Replace the entire file with the following contents, paying attention to making sure the path specified in the include line in the item group, points to the actual SQL server project in your solution.
<Project Sdk="MSBuild.Sdk.SqlProj/1.1.0"> <PropertyGroup> <TargetFramework>netstandard2.0</TargetFramework> </PropertyGroup> <ItemGroup> <Content Include="..\st_database\**\*.sql" /> </ItemGroup> </Project>
Which again in my case is “st_database”.
Once you’ve made those changes to the “build” project file, you need to do one last thing to the solution as a whole, and that’s turn off building the actual SQL server project.
Right click on the solution node, right at the top of your solution explorer, and click on properties.
In the properties dialog, make sure you select the configuration properties (Red Arrow), select “All Configurations” (Green Arrow) then uncheck “Build” (Blue ring) for both the release and debug versions of the SQL server project.
Ok, out of everything, make sure everything is saved, and you should now find that you can edit your SQL files inside visual studio 2019, and use all of it’s helpful features, and that your build system should now build and produce a dacpac file of your SQL files, ready for you to either auto deploy using your CI system, or pass to your DBA for execution on your target SQL server instance.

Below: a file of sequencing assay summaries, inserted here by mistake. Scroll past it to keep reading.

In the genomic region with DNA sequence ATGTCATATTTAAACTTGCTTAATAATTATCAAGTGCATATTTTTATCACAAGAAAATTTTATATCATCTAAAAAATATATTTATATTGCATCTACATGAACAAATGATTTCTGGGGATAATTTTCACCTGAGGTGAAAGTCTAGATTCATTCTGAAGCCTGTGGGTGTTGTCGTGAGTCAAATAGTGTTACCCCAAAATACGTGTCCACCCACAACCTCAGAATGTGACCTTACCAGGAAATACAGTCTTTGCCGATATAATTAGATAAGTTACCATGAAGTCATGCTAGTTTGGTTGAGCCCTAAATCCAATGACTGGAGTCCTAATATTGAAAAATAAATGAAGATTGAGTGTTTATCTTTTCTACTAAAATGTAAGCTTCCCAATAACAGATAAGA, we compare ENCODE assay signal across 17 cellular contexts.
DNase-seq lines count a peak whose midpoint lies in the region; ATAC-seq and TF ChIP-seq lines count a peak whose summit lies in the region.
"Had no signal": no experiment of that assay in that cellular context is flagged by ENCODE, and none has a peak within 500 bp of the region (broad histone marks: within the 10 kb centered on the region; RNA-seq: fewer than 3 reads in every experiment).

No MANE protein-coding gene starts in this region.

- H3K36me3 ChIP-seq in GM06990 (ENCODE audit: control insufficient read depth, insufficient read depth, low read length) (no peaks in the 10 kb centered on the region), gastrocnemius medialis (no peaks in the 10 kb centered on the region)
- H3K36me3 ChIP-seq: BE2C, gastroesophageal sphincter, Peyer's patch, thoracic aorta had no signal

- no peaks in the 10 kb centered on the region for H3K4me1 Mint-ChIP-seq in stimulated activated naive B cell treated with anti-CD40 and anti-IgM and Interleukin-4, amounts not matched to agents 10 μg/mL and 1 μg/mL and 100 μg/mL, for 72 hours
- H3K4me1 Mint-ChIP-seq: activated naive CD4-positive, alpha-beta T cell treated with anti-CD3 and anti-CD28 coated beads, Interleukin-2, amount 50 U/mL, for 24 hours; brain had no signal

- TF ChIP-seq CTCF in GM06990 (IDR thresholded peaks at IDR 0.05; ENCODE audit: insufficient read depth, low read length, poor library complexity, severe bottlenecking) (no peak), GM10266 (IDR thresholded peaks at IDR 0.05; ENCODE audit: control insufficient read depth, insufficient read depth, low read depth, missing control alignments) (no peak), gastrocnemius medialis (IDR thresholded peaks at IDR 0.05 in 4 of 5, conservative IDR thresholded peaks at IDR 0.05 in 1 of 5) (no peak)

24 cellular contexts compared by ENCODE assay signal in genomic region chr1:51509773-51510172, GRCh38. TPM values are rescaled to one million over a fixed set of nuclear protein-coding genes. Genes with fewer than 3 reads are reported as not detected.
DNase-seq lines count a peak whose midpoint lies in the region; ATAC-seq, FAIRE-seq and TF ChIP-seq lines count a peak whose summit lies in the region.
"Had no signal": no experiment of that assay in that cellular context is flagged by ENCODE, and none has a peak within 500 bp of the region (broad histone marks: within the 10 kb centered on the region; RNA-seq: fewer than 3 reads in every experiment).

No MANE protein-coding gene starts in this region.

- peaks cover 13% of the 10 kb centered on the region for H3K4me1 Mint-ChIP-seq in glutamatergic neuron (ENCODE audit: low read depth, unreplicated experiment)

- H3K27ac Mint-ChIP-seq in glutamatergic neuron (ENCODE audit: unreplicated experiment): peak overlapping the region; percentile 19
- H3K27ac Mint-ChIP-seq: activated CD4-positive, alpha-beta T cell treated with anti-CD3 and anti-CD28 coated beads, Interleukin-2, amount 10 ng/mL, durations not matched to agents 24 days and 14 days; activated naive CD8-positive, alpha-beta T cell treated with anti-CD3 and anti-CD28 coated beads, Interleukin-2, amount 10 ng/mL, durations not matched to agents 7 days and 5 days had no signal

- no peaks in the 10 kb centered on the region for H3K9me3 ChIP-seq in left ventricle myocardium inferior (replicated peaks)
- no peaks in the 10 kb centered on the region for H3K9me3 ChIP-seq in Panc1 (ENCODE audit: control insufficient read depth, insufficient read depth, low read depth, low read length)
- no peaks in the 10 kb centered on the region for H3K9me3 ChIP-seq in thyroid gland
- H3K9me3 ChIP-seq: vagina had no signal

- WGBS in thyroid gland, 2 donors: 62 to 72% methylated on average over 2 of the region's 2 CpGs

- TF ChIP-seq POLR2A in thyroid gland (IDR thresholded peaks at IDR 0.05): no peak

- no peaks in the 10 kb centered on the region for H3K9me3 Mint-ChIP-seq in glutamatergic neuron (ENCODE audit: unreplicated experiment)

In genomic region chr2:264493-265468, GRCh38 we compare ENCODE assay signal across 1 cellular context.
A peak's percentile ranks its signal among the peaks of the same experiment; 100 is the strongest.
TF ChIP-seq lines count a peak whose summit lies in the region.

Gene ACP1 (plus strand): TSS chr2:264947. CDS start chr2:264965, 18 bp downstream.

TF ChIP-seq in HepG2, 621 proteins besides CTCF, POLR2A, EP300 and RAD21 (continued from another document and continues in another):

Having a dacpac also means that you can use useful tools such as SQL schema compare to understand the changes being made to your existing data base, should you need to keep a record.
The .NET Community is Awesome
If it wasn’t for the .NET developer community, and folks like ErikEJ I would never have solved this problem, well I wouldn’t have solved it in this manner anyway, I would probably have ended up creating my own tool or script, to make some magic happen when things where built in JenkinsCI.
Jonathan Mezach, one of the responder’s on the issue I raised, has recorded an episode to go online at “DotNetFlix” A .NET focused video show, which I didn’t even know existed until a few hours ago when I read his post, so I’m looking forward to watching that episode, and the many others that I’ve missed on that channel, over the years.